Claiming Home Office Deduction Just Got Easier

Tax Professionals' Resource
March 12, 2013 — 1,578 views  
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People who meet certain requirements will find that home office deduction is a great way to save tax, but the whole process of doing so can be quite complicated, which makes a large percentage of people not even trying this tax-saving method. The IRS recently has come up with simple ways of claiming this deduction.

Are you Eligible?

To utilize this simplified method, you will have to meet the qualifications of the home office deduction. These requirements are quite stringent and will be put up against various standards. Three main conditions for claiming this deduction are as follows:

To deduct these expenses, the owner of a business must pass tests related to the space, the purpose of use – regular and exclusive use, and primary place of meeting customers or businesses.

Regular use: Making use of the space for business once in a while will not meet the test requirements.

Exclusive use: Your home office should be used only for business, although some exceptions are made for inventory storage and day care uses, but other than those two, if the smallest non-business use occurs, it could lead to you losing your right to the tax deduction.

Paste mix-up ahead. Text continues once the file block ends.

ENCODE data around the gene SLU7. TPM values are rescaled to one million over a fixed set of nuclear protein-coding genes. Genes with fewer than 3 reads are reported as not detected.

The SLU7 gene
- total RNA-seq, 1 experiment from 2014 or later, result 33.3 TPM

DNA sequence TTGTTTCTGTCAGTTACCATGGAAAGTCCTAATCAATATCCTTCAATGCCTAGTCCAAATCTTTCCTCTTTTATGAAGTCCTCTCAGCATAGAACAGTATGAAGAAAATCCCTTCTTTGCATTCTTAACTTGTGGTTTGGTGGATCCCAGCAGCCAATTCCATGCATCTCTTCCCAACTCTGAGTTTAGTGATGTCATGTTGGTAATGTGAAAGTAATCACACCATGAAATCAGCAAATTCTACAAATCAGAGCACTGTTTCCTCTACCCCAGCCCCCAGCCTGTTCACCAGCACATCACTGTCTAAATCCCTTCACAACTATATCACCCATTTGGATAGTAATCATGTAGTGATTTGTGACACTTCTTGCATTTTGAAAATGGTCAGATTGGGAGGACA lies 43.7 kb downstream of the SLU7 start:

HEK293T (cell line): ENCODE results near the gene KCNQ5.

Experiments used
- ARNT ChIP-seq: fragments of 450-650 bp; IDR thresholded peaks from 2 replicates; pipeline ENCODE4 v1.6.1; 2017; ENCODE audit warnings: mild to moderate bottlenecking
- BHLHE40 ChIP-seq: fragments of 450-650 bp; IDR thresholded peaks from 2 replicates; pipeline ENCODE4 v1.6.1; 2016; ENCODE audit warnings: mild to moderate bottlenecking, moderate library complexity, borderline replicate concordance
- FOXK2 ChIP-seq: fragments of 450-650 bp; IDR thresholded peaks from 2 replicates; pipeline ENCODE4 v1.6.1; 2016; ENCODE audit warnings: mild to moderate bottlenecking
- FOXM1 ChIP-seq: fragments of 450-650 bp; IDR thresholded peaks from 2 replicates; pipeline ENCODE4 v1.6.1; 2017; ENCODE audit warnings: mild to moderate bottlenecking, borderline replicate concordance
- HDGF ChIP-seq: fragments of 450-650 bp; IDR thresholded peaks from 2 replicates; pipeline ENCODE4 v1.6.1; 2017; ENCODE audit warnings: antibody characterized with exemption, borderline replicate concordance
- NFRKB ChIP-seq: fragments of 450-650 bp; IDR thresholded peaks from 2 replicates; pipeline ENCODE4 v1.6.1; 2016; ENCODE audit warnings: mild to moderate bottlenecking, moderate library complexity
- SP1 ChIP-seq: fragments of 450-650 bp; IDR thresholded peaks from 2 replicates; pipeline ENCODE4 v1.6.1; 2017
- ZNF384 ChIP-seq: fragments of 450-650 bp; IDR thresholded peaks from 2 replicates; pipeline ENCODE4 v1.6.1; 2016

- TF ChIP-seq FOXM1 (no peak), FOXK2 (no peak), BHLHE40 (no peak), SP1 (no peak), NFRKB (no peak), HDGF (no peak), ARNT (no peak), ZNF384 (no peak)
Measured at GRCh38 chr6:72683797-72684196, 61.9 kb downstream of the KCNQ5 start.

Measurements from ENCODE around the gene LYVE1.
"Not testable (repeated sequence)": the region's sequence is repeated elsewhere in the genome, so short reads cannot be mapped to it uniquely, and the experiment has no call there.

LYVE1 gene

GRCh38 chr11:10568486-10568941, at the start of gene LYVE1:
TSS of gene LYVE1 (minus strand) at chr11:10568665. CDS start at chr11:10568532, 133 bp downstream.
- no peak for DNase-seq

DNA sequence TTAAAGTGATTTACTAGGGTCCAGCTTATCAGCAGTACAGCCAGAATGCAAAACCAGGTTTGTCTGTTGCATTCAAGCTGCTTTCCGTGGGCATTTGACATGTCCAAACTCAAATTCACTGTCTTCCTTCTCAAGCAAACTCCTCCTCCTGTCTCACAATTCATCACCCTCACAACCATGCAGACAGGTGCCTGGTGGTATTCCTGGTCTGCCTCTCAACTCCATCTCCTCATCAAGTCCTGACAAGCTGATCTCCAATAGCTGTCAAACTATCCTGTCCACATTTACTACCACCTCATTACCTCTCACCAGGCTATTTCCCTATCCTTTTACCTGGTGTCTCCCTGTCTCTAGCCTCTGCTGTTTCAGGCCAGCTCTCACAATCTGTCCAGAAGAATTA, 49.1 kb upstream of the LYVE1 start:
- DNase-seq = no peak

Business use: This space should be the main location for business on a regular basis. It does not necessarily have to be the only place of business. It could be the sole place for business if there is no other place where substantial management or administrative activities related to your business occur.

The Simplified Method

Claiming for home office tax deduction is not a simple process, especially when it boils down to computing it. In order to arrive at the deduction amount, you need to multiply the prescribed rate into the allowable square footage of the home office.

The allowable square footage is anything less than 300 square feet or the square footage of your home office. For 2013, the prescribed rate is $5 per square foot and this amount will be updated as and when the IRS feels the need.

Using this technique, the greatest deduction you can claim is $1,500. On the other hand, you cannot claim an amount that is greater than your business’ gross income. Your business gross income is accredited to the utilization of your home for dealings, after using other business deductions that are not related to your home’s usage, like the supplies and equipment of a business.

Also, any amount deduction that is not allowed because of the limitation of this income gets lost and cannot, in any manner, be pushed to another tax year. You can choose to use this simplified method when you are filing your tax returns. It is important to keep in mind, that once you make this choice, you cannot use any other method for that particular tax year. On a yearly basis, you can choose whichever method you would like to use.

Although the simplified method is a great option, it may not be suited for everyone, so take a look at your business needs before deciding to use the simplified method.

Tax Professionals' Resource